Genetic factors Accelerating Progression to Advanced AMD
Age-related macular degeneration (AMD) is the leading cause of irreversible blindness in older adults in the United States. The factors that determine progression from early AMD (with little vision loss) to advanced AMD (with more severe vision loss) are poorly understood. We will use detailed clinical examinations of the eye and large-scale genetic analysis to identify new genetic factors that are associated with changes in the eye over time and with development of advanced AMD. The results of this study will improve our understanding of the AMD disease process and provide potential avenues for development of targeted therapies.
The goal of our project is to identify genetic factors that influence progression of age-related macular degeneration (AMD) from early stages (where vision loss is less severe) to late stages (where there is significant visual impairment). Our study builds on an existing group of 400 individuals with early AMD who have been followed for at least two years and have had genetic factors measured across the genome. The first aim of our project is to analyze ocular coherence tomography (OCT) images taken at our first study visit (the "baseline exam") where early AMD was detected. These images will be evaluated for several features that might predict progression to more severe disease, and these features will be examined for association with genetic factors. In the second specific aim, we will examine these baseline OCT features for association with the time that it takes to progress to late AMD. We will also determine if the influence of these OCT features on progression is modified by genetic factors. Identifying measurable factors that predict progression to late AMD might help us design tailored clinical follow-up strategies (more frequent visits for those most at risk of progression, for example). Identifying genetic factors that predict faster or slower progression could also provide targets for the development of potential therapies.
About the Researcher
Dr. William K. Scott is professor of Human Genetics and Public Health Sciences, and vice-chair for Education & Training in the Dr. John T. Macdonald Foundation Department of Human Genetics and John P. Hussman Institute for Human Genomics at the University of Miami Miller School of Medicine. His research focuses on the identification of gene and environment interactions that influence risk of complex diseases, including infectious diseases, such as tuberculosis and Staphylococcal bacteremia; neurodegenerative diseases, such as Parkinson and Alzheimer disease; and eye diseases such as age-related macular degeneration and glaucoma. He is the program director for the NEI-funded Ocular Genomics Training Program (T32) and the Master of Science in Genomic Medicine program, and is the executive director of the University of Miami Brain Endowment Bank.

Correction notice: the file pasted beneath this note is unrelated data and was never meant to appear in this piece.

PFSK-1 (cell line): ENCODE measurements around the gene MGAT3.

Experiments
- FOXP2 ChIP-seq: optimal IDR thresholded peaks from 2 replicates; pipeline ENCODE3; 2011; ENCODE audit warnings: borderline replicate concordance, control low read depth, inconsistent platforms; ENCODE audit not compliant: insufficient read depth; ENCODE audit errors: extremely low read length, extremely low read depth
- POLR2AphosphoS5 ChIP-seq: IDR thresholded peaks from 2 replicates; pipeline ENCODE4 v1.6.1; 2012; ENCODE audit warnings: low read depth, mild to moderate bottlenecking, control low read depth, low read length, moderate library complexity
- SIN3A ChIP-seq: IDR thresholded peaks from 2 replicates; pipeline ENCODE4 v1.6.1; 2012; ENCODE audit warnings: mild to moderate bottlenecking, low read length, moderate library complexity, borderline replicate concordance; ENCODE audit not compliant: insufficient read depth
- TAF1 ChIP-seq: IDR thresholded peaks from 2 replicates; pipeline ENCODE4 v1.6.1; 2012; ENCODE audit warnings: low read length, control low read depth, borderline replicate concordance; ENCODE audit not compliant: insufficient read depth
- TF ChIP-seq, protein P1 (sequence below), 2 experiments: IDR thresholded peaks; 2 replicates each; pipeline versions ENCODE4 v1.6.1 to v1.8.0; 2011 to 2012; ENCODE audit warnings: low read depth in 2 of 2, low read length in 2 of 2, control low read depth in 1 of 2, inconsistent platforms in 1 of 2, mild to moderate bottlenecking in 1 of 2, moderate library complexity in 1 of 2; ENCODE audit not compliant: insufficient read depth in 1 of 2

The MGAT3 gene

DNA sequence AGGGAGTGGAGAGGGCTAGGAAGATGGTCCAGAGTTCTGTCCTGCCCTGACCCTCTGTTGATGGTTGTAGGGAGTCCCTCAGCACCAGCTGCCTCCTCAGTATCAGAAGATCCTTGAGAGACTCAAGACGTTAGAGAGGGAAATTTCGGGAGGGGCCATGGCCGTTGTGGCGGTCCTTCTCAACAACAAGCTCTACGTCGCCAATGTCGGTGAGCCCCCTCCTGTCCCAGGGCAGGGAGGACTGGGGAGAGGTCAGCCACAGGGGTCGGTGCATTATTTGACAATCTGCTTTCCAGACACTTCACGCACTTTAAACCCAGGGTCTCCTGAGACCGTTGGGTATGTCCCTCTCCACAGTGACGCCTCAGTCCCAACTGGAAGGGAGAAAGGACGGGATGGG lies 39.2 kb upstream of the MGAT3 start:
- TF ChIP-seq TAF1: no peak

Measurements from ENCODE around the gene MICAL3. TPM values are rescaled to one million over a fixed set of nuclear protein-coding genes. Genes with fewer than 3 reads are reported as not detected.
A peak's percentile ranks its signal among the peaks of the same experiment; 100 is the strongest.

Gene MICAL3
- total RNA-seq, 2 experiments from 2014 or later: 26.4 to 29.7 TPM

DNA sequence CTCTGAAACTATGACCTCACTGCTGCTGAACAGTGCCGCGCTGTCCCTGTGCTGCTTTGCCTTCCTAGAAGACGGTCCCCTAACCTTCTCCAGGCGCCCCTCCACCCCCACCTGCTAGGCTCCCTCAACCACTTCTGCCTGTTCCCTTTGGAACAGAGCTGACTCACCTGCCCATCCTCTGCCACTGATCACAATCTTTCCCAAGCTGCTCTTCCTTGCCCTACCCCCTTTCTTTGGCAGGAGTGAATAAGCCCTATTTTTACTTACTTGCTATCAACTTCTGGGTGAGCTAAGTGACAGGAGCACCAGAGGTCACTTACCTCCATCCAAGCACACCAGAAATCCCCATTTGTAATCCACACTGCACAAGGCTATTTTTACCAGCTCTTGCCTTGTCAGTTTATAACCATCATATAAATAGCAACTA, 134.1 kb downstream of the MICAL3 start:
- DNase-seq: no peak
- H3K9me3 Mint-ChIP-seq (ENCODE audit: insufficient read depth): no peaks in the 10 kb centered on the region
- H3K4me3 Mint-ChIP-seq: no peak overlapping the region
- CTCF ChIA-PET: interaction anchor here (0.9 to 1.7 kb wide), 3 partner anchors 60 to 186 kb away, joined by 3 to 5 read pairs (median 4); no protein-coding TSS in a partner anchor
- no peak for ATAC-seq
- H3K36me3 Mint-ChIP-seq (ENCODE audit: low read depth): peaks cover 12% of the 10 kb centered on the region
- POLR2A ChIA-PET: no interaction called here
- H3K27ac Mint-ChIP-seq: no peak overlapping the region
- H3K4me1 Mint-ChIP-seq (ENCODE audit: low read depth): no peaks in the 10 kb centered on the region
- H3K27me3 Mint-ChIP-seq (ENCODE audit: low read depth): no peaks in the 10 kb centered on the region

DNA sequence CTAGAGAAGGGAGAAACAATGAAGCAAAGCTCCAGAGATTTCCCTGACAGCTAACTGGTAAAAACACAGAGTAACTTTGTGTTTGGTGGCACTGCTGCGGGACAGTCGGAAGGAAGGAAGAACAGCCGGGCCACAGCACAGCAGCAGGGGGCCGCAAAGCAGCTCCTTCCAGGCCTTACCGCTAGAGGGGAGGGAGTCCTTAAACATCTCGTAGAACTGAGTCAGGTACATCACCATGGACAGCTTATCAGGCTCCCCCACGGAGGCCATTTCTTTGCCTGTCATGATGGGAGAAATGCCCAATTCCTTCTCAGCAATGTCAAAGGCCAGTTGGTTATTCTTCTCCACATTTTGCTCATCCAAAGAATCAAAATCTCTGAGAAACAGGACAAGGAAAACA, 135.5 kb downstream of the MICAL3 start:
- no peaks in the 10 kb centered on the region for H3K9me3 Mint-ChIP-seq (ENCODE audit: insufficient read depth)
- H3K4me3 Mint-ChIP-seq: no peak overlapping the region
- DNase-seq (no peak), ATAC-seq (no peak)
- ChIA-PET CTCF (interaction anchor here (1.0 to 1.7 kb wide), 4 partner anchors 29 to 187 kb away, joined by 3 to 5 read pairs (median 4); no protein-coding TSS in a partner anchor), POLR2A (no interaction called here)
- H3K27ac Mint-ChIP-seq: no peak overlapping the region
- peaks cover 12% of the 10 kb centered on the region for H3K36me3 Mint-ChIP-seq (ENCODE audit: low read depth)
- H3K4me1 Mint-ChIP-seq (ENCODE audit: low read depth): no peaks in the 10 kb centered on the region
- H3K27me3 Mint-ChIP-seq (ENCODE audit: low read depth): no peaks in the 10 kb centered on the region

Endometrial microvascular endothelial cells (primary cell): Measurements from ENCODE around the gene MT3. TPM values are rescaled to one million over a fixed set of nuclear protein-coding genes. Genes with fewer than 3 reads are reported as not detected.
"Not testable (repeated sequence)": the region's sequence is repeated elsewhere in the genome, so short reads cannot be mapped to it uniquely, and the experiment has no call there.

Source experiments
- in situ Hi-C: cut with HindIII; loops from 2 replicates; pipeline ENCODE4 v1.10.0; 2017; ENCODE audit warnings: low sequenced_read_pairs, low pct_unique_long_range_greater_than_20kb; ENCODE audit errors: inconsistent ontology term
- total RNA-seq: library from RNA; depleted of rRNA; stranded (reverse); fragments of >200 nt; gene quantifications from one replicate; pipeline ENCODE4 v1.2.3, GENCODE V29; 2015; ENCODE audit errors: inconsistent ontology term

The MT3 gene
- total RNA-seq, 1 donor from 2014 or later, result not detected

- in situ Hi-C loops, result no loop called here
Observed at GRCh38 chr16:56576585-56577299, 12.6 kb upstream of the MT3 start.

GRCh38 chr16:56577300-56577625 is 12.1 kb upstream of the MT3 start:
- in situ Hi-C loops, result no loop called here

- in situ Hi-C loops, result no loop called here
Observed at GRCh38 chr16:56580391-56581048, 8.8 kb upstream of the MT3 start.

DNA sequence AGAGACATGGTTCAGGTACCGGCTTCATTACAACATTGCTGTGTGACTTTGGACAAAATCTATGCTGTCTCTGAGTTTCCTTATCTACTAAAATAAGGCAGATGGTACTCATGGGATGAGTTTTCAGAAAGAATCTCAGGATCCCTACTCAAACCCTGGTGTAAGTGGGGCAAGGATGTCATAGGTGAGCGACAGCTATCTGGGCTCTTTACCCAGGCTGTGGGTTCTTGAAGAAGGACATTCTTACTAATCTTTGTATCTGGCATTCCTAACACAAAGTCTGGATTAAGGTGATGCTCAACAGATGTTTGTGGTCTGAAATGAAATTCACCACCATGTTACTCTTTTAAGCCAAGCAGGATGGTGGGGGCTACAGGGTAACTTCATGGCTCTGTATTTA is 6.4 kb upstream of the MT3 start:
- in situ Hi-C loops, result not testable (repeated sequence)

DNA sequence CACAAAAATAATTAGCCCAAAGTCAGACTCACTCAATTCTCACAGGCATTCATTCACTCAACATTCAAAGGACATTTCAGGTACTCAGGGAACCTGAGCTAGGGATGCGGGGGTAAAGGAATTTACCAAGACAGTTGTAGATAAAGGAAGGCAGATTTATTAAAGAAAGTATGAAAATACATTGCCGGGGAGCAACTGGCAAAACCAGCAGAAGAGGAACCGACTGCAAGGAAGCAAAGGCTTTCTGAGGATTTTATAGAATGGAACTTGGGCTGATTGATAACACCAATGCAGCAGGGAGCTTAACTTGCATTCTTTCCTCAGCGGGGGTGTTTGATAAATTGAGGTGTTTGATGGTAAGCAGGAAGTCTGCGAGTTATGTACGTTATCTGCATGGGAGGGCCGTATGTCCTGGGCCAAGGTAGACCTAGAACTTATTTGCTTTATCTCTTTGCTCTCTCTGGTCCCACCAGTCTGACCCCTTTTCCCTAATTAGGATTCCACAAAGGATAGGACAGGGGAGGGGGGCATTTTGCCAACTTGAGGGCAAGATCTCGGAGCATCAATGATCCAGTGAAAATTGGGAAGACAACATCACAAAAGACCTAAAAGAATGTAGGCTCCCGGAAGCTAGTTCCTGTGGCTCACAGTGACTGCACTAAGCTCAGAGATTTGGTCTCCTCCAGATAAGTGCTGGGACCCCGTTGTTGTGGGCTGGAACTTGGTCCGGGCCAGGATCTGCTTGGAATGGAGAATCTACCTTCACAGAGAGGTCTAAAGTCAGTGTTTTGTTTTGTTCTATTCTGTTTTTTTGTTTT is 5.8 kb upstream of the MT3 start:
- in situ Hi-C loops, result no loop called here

Like many children, my favorite question was "Why?" My mother suggested that would make me a good scientist--and that idea stuck with me throughout my education. I always have wanted to be a scientist and have never stopped asking "Why?" I tell my students (and any younger person with interests in science) that answering that question is the most interesting part of the job, and that sometimes, right after a discovery, you are the only person who knows the answer to that question. And that is my daily motivation--the hope that this is the day I'll answer my favorite question.
With this study, we are trying to answer the question "Why do some people develop early age-related macular degeneration but never progress further, and others move rapidly to late stages with severe vision loss?" If we can figure out what factors predict progression (or lack of it), we might be able to design strategies to keep people from developing severe visual impairment. We hypothesize that genetic factors play a role, as many have already been discovered that determine lifetime risk of late AMD, and yet our work so far suggests that these factors might be different from the ones already discovered. Answering this question requires us to shift our existing genetics study in a new direction -- which requires additional preliminary data to support an application to NIH for a larger study. The funding from the BrightFocus Foundation has enabled us to conduct this preliminary study, and we are grateful to the Foundation and its donors for this support.
First published on: September 26, 2018
Last modified on: June 22, 2020